Happy St. Martin’s day


November 11th was St. Martin’s day, which is celebrated in the more Catholic regions of Germany, which includes Aachen. Since it is not celebrated at all in the USA, I had to learn all about it. St. Martin lived in the 4th century, and was a soldier in the Roman army. Legend has it that one day he was riding back to camp and there was a freezing homeless man on the road. He ripped his warm coat in half and gave half to the stranger. Later in his life he became a monk, and eventually a bishop. He did not want to become a bishop, but the townspeople really wanted him to. They were all encouraging him to, so he ran away and hid in a barn. The townspeople went out at night with lanterns looking for him, and eventually a goose honked, which gave away his position. He finally decided that he would be a bishop if the people really wanted him to. That’s how the traditions around St. Martin’s day started. You eat goose, and the kids make lanterns and make a parade. Oh, and they also have tasty sweet breads in the shape of St. Martin, which are called Weckmänner (around this region). Elsewhere in the German speaking areas they are known by a variety of different names such as Stutenkerl, Klaaskerl, or Krampus, and are actually usually eaten on St. Nicholas day instead of St. Martin’s day.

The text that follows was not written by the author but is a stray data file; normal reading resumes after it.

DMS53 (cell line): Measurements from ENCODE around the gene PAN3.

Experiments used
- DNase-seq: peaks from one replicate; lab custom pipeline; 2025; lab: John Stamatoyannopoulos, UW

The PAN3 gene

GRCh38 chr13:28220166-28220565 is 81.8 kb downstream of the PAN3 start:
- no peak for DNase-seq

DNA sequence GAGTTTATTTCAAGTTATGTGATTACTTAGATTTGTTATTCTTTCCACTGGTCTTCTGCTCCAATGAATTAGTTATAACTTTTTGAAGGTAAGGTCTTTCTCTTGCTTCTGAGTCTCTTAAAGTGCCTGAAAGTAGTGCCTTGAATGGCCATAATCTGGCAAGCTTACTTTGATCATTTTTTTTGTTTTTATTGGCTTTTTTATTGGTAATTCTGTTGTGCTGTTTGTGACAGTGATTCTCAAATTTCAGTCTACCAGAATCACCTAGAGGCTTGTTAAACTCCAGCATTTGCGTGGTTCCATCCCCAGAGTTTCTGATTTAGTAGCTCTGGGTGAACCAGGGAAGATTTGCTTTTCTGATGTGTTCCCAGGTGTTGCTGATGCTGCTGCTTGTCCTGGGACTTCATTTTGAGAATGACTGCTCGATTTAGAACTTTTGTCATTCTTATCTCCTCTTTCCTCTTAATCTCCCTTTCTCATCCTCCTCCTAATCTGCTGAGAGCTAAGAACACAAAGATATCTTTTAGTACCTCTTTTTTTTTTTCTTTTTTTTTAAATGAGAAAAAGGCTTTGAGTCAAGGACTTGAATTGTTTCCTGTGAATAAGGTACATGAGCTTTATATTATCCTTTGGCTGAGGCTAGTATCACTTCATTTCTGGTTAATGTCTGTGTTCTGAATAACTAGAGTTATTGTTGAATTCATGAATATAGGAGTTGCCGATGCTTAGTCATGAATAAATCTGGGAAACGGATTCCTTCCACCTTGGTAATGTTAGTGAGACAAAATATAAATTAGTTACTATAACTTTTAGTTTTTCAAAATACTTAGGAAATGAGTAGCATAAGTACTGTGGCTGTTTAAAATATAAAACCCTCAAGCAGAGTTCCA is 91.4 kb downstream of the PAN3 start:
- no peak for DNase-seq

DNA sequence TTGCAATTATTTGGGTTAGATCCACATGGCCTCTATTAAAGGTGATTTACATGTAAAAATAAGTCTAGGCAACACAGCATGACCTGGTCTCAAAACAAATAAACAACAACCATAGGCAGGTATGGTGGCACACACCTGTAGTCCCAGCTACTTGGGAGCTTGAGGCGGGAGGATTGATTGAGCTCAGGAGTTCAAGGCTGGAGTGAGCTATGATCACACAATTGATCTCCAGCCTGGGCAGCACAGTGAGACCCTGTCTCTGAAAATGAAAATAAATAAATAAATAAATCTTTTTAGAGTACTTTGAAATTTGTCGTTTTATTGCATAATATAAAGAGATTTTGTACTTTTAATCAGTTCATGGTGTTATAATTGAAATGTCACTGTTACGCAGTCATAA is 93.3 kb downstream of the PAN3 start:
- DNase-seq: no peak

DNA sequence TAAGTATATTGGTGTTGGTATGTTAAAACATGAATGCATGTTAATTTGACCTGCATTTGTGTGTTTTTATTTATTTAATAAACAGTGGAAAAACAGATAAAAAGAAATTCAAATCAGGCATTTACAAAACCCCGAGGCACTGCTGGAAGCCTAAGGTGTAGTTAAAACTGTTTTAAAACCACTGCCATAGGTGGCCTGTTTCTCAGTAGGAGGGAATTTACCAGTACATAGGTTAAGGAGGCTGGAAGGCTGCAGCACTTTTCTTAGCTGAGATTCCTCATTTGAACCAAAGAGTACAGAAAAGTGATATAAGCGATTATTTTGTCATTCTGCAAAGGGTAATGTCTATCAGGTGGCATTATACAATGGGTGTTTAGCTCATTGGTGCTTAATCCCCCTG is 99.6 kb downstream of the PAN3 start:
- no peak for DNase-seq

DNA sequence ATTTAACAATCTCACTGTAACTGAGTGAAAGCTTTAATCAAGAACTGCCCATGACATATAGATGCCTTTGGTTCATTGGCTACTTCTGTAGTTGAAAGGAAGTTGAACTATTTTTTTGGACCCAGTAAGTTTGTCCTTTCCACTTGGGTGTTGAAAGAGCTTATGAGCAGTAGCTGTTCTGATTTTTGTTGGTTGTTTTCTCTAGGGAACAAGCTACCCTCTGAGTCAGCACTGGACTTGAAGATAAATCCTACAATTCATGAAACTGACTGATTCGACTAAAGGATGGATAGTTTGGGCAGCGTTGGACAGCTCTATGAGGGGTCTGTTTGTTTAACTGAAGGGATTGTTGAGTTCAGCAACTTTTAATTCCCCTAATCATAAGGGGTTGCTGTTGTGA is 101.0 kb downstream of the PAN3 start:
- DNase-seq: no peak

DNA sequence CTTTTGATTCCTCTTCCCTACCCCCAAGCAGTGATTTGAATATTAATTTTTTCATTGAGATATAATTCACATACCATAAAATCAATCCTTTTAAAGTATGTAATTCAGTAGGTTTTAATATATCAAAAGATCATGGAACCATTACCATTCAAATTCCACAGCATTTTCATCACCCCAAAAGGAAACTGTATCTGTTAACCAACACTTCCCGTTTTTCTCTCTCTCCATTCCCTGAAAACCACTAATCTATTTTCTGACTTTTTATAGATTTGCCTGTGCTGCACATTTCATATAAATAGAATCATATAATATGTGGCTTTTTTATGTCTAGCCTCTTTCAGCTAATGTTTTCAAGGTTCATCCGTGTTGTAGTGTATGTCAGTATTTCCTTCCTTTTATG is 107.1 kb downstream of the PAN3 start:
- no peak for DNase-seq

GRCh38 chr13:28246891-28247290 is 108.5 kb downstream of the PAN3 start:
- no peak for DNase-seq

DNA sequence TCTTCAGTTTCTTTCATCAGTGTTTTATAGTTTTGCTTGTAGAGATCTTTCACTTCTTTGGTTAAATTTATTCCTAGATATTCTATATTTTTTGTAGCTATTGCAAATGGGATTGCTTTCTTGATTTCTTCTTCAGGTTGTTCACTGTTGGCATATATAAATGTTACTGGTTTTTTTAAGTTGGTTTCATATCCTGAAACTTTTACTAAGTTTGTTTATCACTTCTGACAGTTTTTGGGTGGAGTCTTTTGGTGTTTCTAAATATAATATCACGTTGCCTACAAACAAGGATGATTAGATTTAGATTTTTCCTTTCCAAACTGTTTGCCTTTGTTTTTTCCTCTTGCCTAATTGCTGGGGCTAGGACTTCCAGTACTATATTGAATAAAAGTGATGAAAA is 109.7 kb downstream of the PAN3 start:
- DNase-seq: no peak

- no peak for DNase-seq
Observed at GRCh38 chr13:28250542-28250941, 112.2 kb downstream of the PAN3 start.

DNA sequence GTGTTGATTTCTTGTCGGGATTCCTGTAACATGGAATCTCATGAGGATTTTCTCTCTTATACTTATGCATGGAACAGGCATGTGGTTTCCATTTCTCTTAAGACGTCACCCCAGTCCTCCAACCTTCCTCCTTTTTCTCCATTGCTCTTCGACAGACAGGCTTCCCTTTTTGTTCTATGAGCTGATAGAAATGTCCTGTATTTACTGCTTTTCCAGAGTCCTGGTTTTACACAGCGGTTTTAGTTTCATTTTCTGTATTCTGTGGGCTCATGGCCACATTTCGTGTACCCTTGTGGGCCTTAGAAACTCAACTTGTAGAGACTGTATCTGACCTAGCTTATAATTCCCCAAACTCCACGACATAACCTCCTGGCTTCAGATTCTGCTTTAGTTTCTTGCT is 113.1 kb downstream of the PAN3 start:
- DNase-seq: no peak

On Sunday I made a goose breast with potato dumplings and red cabbage. It turned out okay, though I think it was supposed to be crispier.


On Monday evening, the kids school organized the parade, which ended with a big bonfire – the biggest our kids had ever experienced, since big bonfires are a no-no in dry Colorado.

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